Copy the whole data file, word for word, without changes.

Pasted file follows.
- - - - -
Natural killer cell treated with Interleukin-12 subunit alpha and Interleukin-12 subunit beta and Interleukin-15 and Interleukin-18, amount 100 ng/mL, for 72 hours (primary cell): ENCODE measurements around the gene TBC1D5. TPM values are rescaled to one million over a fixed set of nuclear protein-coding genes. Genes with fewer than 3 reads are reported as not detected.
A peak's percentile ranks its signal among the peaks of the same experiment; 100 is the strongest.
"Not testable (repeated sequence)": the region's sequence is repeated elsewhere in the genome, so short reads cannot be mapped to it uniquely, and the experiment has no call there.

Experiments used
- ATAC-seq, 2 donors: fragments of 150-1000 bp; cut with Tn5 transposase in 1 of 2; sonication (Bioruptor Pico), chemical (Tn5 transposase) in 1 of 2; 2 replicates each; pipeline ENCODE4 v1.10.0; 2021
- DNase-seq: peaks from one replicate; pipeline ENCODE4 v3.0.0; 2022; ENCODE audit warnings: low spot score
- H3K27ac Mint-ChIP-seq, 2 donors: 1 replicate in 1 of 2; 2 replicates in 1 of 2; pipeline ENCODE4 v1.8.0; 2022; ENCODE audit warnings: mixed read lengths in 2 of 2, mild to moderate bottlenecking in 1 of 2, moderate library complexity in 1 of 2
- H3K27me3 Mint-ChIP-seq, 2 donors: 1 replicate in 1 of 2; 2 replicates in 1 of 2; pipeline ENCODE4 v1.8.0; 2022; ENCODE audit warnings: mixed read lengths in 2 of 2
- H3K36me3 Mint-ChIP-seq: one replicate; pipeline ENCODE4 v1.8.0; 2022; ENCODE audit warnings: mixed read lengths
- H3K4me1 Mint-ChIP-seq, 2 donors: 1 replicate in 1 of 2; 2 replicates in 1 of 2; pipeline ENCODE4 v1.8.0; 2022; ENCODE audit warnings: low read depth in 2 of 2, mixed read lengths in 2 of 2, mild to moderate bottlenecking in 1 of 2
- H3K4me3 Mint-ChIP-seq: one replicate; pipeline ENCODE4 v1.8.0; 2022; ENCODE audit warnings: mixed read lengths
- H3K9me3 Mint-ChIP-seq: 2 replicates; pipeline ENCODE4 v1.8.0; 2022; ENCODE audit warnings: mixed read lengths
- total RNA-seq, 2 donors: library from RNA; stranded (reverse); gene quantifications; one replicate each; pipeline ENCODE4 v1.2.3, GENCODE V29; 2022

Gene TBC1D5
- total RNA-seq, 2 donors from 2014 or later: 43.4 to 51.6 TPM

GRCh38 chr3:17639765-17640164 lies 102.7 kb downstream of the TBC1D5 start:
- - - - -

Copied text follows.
Natural killer cell treated with Interleukin-12 subunit alpha and Interleukin-12 subunit beta and Interleukin-15 and Interleukin-18, amount 100 ng/mL, for 72 hours (primary cell): ENCODE measurements around the gene TBC1D5. TPM values are rescaled to one million over a fixed set of nuclear protein-coding genes. Genes with fewer than 3 reads are reported as not detected.
A peak's percentile ranks its signal among the peaks of the same experiment; 100 is the strongest.
"Not testable (repeated sequence)": the region's sequence is repeated elsewhere in the genome, so short reads cannot be mapped to it uniquely, and the experiment has no call there.

Experiments used
- ATAC-seq, 2 donors: fragments of 150-1000 bp; cut with Tn5 transposase in 1 of 2; sonication (Bioruptor Pico), chemical (Tn5 transposase) in 1 of 2; 2 replicates each; pipeline ENCODE4 v1.10.0; 2021
- DNase-seq: peaks from one replicate; pipeline ENCODE4 v3.0.0; 2022; ENCODE audit warnings: low spot score
- H3K27ac Mint-ChIP-seq, 2 donors: 1 replicate in 1 of 2; 2 replicates in 1 of 2; pipeline ENCODE4 v1.8.0; 2022; ENCODE audit warnings: mixed read lengths in 2 of 2, mild to moderate bottlenecking in 1 of 2, moderate library complexity in 1 of 2
- H3K27me3 Mint-ChIP-seq, 2 donors: 1 replicate in 1 of 2; 2 replicates in 1 of 2; pipeline ENCODE4 v1.8.0; 2022; ENCODE audit warnings: mixed read lengths in 2 of 2
- H3K36me3 Mint-ChIP-seq: one replicate; pipeline ENCODE4 v1.8.0; 2022; ENCODE audit warnings: mixed read lengths
- H3K4me1 Mint-ChIP-seq, 2 donors: 1 replicate in 1 of 2; 2 replicates in 1 of 2; pipeline ENCODE4 v1.8.0; 2022; ENCODE audit warnings: low read depth in 2 of 2, mixed read lengths in 2 of 2, mild to moderate bottlenecking in 1 of 2
- H3K4me3 Mint-ChIP-seq: one replicate; pipeline ENCODE4 v1.8.0; 2022; ENCODE audit warnings: mixed read lengths
- H3K9me3 Mint-ChIP-seq: 2 replicates; pipeline ENCODE4 v1.8.0; 2022; ENCODE audit warnings: mixed read lengths
- total RNA-seq, 2 donors: library from RNA; stranded (reverse); gene quantifications; one replicate each; pipeline ENCODE4 v1.2.3, GENCODE V29; 2022

Gene TBC1D5
- total RNA-seq, 2 donors from 2014 or later: 43.4 to 51.6 TPM

GRCh38 chr3:17639765-17640164 lies 102.7 kb downstream of the TBC1D5 start: